While working for one of the top-5 pharmaceutical companies, Daniel Drucker was handed some legacy Perl 4 stuff and told to "patch it up". Surprise, surprise, the code had some rather ... unique ... ways of doing things. Not to be out done by the guy who invented functions, the coder came up with his own way to create indexed groups of strings.

$roles = "usersuper useradministratordenied";
$roles_offsets = "000004014027";

Get it? The offset of "user" is 000, "super user" 004, and so on. The code would then extract each by iterating through the offsets with substring functions and finding the proper offsets, then using the offset to extract the right substring. There were also some useful methods like push and pop on top of this.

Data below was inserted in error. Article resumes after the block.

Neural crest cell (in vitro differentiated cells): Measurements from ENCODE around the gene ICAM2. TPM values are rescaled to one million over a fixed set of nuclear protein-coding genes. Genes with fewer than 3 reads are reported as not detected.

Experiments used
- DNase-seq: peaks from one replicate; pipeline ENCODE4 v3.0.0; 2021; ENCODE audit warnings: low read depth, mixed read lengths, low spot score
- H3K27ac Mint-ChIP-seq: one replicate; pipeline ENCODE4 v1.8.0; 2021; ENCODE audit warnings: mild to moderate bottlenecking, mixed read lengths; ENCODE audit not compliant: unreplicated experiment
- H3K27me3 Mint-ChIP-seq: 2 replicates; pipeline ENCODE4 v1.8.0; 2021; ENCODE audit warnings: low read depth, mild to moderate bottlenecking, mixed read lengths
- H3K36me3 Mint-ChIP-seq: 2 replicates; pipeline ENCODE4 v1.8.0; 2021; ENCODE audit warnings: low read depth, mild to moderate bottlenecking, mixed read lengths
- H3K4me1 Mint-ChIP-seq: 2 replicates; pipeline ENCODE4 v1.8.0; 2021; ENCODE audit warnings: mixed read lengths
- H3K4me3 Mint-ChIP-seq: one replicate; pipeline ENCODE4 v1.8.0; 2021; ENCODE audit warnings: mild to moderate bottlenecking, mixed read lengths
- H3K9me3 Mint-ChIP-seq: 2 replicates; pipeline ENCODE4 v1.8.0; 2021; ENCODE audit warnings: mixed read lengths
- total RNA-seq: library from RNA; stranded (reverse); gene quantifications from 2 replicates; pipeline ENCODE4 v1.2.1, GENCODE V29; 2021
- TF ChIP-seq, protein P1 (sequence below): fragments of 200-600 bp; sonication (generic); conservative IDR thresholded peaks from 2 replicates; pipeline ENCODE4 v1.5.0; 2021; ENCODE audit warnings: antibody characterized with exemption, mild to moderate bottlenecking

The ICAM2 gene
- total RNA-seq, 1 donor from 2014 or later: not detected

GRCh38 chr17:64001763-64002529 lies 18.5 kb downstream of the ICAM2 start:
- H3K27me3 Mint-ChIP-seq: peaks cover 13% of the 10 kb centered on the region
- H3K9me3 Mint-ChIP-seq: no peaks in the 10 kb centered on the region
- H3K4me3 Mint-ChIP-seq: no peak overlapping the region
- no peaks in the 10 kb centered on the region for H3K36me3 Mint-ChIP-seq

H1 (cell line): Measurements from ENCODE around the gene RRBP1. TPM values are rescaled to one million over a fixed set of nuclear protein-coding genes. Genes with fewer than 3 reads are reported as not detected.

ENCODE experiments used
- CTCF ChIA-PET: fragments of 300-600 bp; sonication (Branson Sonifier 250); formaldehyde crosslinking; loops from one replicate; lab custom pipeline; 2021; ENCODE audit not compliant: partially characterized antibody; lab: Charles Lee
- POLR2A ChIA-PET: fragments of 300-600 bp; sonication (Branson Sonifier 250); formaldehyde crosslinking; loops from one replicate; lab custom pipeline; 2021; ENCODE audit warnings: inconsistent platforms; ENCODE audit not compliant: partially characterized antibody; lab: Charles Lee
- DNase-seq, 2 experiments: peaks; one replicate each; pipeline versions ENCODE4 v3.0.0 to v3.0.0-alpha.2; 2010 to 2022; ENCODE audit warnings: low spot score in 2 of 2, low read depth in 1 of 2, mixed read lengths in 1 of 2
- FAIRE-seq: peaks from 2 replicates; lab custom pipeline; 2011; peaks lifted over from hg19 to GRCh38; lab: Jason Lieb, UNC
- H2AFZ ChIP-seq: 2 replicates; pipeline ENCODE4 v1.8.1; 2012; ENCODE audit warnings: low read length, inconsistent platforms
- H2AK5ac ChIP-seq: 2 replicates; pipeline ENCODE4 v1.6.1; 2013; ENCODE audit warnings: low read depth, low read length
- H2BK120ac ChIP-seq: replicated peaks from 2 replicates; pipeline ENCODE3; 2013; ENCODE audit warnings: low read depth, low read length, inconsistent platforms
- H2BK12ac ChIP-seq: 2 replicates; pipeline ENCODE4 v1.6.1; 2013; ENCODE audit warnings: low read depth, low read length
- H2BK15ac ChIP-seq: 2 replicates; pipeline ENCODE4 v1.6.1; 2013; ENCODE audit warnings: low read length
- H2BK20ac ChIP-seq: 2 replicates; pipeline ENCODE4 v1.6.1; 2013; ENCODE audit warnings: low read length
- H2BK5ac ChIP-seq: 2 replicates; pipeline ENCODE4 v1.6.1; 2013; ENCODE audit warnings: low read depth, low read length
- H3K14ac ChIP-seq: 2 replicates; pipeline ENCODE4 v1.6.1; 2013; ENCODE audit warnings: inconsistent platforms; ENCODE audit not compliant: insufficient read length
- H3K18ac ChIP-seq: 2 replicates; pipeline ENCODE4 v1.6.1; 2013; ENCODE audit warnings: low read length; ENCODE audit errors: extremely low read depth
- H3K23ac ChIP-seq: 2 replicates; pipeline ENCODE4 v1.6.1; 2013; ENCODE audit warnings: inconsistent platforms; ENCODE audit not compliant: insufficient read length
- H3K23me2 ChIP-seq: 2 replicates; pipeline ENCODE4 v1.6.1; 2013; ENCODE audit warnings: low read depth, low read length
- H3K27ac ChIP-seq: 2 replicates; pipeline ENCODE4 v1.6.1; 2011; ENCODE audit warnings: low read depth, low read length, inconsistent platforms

Daniel found some other neat things as well:

Along the way he "invented" file locking (using a master file which contained a list of files to be locked -- he apparently never thought of what might happen if the master file itself was open by two processes...), persistent storage, and a host of other trivial things. If you look at it from his perspective, he must think he's a genius -- I mean, sheesh: he single handedly invented the concept, or at least the implementation of, arrays!

Oh, and it gets better -- in one place he opens a file, reads a filename in from the file, assigns the filename to a variable, passes the variable in a web page in javascript, then gets the variable value back under a different name via CGI, assigns it to another variable, and finally actually opens the named file.

I ended up replacing TWELVE THOUSAND lines of his code with just two hundred.

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